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Manufacturer employing disabled staff recognised by The King

Howard Trotter

A manufacturer of doors and windows for people which employs people with vision loss has been given its second royal seal of approval by King Charles III.

Since 1839 Shelforce, based in Erdington, Birmingham has provided a workspace for blind people.

The company has now been given a royal recognition by the King for offering a working environment so staff with a physical or learning disability can “thrive in employment”.

Shelforce currently employs 30 staff, three quarters of which are blind, who manufacture PVCu and aluminium products used in council building projects.

Things have changed over the years, when the firm first went into business it was called the Royal School for the Blind providing items such as baskets, brushes and mats.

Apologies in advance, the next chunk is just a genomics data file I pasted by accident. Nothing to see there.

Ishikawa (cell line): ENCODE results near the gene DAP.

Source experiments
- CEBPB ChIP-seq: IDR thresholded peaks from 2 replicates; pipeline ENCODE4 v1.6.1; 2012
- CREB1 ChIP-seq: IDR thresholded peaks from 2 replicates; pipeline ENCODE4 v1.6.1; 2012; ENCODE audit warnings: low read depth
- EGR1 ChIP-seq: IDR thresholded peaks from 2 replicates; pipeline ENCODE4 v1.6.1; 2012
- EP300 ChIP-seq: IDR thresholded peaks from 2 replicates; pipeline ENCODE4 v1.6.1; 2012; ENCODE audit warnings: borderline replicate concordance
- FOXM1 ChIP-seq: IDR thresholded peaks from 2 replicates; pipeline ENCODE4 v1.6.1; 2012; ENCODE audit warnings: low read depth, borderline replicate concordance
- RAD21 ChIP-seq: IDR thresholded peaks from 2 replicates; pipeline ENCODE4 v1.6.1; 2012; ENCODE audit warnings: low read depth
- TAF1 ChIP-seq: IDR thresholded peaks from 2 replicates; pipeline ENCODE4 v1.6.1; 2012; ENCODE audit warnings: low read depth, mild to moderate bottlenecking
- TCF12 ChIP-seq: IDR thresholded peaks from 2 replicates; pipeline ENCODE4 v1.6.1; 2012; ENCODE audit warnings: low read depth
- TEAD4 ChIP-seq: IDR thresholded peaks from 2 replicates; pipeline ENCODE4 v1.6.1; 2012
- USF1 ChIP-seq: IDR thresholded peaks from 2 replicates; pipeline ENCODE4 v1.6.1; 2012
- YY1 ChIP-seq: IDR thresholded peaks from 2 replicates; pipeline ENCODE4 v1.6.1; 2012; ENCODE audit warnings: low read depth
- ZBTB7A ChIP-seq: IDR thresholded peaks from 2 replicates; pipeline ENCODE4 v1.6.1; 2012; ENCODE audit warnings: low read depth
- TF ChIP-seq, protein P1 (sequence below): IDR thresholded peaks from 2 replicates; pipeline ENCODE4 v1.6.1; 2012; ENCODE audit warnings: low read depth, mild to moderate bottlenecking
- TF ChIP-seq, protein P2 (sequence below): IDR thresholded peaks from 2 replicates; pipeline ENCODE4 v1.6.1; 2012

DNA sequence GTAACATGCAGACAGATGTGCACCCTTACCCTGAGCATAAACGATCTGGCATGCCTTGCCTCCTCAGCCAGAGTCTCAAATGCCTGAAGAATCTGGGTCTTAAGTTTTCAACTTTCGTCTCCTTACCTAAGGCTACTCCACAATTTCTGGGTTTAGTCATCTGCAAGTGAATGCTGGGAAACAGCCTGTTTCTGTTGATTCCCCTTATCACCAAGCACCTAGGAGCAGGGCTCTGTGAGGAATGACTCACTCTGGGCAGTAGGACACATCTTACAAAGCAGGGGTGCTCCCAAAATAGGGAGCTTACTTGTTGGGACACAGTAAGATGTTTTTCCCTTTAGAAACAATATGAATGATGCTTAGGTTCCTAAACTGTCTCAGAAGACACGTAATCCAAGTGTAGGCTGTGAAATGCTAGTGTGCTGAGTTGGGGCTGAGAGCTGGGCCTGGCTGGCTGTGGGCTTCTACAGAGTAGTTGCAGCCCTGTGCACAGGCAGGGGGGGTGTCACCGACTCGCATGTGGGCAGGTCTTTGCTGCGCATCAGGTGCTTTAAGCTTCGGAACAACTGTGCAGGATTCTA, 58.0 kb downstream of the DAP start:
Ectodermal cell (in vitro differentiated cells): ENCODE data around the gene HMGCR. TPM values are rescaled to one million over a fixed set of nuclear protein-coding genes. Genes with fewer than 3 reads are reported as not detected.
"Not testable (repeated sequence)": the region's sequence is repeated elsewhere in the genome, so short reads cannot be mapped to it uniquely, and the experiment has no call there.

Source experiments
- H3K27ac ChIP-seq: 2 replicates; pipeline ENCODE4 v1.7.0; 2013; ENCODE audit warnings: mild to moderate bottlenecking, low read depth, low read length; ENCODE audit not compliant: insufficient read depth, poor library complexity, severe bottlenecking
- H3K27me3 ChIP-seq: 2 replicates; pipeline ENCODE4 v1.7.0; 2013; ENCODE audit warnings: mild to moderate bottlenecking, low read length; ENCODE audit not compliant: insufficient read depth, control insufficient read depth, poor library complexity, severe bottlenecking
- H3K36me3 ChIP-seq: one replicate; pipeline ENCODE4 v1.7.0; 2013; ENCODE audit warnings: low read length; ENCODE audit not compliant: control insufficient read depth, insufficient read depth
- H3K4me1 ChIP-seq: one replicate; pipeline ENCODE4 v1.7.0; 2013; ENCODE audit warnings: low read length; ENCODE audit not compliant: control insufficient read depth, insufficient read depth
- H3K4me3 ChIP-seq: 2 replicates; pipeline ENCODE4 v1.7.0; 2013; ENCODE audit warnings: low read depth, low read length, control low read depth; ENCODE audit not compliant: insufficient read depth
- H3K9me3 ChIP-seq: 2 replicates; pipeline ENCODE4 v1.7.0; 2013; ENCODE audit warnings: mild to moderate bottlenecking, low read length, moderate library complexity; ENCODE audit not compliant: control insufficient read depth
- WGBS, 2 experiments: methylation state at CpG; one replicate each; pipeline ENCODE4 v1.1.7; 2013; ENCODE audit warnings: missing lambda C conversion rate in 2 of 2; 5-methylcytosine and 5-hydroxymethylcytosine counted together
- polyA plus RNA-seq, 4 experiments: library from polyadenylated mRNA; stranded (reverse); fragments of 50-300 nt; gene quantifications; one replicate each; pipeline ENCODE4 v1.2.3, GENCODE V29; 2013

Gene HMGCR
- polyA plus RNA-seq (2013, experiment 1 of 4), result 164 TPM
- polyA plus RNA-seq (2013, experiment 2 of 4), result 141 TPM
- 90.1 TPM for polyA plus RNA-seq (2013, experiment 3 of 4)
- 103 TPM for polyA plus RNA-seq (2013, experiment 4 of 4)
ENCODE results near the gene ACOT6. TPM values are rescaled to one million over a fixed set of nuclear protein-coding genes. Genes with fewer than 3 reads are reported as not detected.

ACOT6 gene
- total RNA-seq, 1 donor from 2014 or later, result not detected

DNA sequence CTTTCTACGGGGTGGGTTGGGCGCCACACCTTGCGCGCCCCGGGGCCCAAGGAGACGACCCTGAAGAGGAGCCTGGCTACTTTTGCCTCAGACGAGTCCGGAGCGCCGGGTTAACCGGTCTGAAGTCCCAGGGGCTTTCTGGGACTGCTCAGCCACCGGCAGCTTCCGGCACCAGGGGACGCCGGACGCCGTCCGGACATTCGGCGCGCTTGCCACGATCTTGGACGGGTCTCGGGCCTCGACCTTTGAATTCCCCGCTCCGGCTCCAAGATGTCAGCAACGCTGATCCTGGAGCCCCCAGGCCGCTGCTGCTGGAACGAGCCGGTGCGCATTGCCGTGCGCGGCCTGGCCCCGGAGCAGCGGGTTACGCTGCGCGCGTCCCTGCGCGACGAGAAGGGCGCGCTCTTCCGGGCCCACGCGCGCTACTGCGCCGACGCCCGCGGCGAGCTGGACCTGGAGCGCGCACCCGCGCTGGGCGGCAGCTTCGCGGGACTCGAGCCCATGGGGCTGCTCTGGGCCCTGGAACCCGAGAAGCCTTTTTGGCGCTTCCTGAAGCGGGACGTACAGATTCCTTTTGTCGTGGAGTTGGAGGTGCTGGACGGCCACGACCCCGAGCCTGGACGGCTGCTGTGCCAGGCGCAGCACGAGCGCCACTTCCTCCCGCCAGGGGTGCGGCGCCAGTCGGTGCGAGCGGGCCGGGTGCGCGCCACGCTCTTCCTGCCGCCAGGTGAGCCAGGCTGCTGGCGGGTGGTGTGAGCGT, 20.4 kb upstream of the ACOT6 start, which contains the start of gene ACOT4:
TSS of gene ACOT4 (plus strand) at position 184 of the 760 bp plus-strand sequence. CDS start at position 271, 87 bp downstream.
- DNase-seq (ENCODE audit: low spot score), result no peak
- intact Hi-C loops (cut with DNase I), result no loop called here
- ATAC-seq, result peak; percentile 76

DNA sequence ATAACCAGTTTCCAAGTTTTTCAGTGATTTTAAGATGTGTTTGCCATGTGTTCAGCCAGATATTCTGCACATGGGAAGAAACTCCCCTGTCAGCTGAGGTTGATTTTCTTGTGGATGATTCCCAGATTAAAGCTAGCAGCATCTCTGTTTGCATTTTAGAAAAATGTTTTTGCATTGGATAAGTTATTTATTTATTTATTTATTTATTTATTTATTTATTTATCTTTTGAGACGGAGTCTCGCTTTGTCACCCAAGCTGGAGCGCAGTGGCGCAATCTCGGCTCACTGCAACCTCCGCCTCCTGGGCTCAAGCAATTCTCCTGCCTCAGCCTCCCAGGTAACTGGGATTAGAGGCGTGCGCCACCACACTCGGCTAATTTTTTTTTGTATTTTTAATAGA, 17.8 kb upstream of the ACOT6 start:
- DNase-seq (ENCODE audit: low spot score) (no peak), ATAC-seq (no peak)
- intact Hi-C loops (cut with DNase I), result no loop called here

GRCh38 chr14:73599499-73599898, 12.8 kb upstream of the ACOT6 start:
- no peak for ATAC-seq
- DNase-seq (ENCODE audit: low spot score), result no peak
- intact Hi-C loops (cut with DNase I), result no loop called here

It’s not the first time Shelforce has achieved royal connections, in 1984 Princess Anne opened its Birmingham factory, where it still operates from today.

Business manager, Howard Trotter [pictured above], told BBC News: "It is an unbelievable honour to receive the King's Award for Enterprise in the Promoting Opportunity category," said Mr Trotter.

"To be recognised by the highest honour in UK business, renowned across the world is an incredibly proud moment for Shelforce.

"Promoting opportunity is the reason behind Shelforce's continued success and this is fantastic recognition for our incredible team and the processes we have in place."

[ Howard Trotter said it was “an incredible proud moment” when Shelforce was recognised by The King ]

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